While third parties aren’t often the entire cause of an accident, they are often a contributing factor. Different systems may be partially at fault for the rear-end collision for various reasons. For example, a car may have manufacturing defects, meaning its automobile company may be at fault. If an accident occurs on a poorly maintained road, the local government can be at fault for failing to maintain infrastructure. Hazardous driving conditions can also complicate an insurance claim process, as they’re beyond the control of a driver.
Common Evidence That Shows Who Is at Fault
When a personal injury occurs because of a rear-end collision, a car accident victim can file a negligence lawsuit. In these cases, the experts of De Castroverde can review evidence, such as eyewitness testimonies, smartphone video recordings, and police reports. They may also evaluate video surveillance from traffic cameras and testimony from crash recreation professionals who work backward to understand how an accident happened. De Castroverde can also examine your medical records and any testimony from medical experts who can verify the circumstances of your case.
What Happens if I Am at Fault?
Regardless of whether you believe you’re at fault, you should never accept fault for an accident when it occurs. Instead, trade insurance information with the other driver involved so your agent and theirs can communicate. If legal proceedings become necessary, this step also lets them convey details about the process and inform you of any upcoming meetings. If you experienced a major collision event, be sure to move to a safe area to exchange this information and remain there to wait for emergency services.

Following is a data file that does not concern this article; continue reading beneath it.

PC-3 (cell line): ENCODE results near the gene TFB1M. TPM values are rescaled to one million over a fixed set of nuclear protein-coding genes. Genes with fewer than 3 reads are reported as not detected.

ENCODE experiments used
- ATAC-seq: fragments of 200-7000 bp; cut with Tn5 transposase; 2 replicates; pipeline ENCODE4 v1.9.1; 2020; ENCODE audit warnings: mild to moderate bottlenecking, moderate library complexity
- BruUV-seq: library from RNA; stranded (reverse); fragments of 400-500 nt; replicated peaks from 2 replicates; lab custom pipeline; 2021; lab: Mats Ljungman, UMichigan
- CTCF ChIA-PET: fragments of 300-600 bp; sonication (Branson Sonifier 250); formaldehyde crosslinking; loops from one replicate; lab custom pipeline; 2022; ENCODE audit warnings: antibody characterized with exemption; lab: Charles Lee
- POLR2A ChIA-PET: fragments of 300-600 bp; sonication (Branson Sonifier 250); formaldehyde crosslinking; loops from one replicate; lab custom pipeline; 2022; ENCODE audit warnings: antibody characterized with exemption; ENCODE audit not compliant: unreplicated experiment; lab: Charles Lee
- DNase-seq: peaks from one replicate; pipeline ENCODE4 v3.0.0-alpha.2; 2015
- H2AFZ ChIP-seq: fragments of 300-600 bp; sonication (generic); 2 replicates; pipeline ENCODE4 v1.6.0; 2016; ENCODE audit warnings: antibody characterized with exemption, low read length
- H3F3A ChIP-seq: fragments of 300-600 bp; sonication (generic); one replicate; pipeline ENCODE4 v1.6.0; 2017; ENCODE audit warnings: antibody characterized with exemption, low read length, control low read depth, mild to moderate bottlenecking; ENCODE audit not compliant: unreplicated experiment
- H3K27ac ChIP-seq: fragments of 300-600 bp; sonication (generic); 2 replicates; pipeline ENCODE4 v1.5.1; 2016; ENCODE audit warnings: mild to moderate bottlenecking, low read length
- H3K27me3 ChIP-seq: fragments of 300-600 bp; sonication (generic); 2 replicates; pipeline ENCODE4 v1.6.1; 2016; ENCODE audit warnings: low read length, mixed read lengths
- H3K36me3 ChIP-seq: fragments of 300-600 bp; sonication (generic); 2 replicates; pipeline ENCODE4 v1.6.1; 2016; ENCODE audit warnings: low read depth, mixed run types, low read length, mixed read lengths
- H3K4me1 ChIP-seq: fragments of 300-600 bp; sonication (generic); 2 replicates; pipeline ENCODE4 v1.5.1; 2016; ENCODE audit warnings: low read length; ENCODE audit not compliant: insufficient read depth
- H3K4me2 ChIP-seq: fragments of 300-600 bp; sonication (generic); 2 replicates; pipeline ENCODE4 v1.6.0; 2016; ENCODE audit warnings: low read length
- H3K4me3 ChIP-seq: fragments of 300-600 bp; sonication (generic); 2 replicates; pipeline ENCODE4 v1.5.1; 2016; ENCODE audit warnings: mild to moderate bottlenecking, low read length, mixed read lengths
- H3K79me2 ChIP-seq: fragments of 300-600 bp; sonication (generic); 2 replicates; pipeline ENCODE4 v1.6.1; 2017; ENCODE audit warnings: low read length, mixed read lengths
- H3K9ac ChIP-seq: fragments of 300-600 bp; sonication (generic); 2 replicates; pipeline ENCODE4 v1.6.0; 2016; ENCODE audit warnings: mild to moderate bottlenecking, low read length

If you’re at fault, it’s possible you might owe money to the other driver to cover certain expenses or financial losses. Having clear communication with your insurance agent can help you best understand these results. Payments you may be responsible for in Nevada include medical bills, lost wages, lost earning capacity, pain and suffering, and property damage to the vehicle. The personal injury lawyers at De Castroverde will work hard to determine who is at fault for an accident and will support you during the process.
What Happens if I Am Not at Fault?
If you’re not at fault for the rear-end accident, then you can file a negligence lawsuit, which is a legal motion to assign fault to another driver because of their risky driving behavior. You can use the results to cover expenses caused by the accident. These expenses include medical bills, pain, and suffering, lost wages because of hospital time, lost earning capacity because of prolonged injuries, permanent disability, and property damage caused by the accident. To ensure you receive the right financial support, it’s important that an insurance company and your lawyer determine who’s at fault for the accident.
Does a Rear-end Accident Affect My Insurance?
Some rear-end accidents may cause your insurance costs to increase. This is especially true if you’re found at fault for the rear-end accident. In some cases, your insurance company can offer you a way to pay settlement fees with the other accident victim to streamline the claim process. Contacting your insurance company directly is often the best way to get in-depth information about the long-term effects of a rear-end accident.
Contact De Castroverde Law Group for Help Today
Here at the De Castroverde Law Group – Accident & Injury firm, we are a team of experienced legal professionals who can give you the advice and support you need. If you recently experienced a rear-end car accident and you’re wondering who’s at fault, we are here to help you find an accurate answer so you can move forward in your life as quickly as possible. For more information, you can call us at 702-919-6118, or schedule a free case evaluation online today.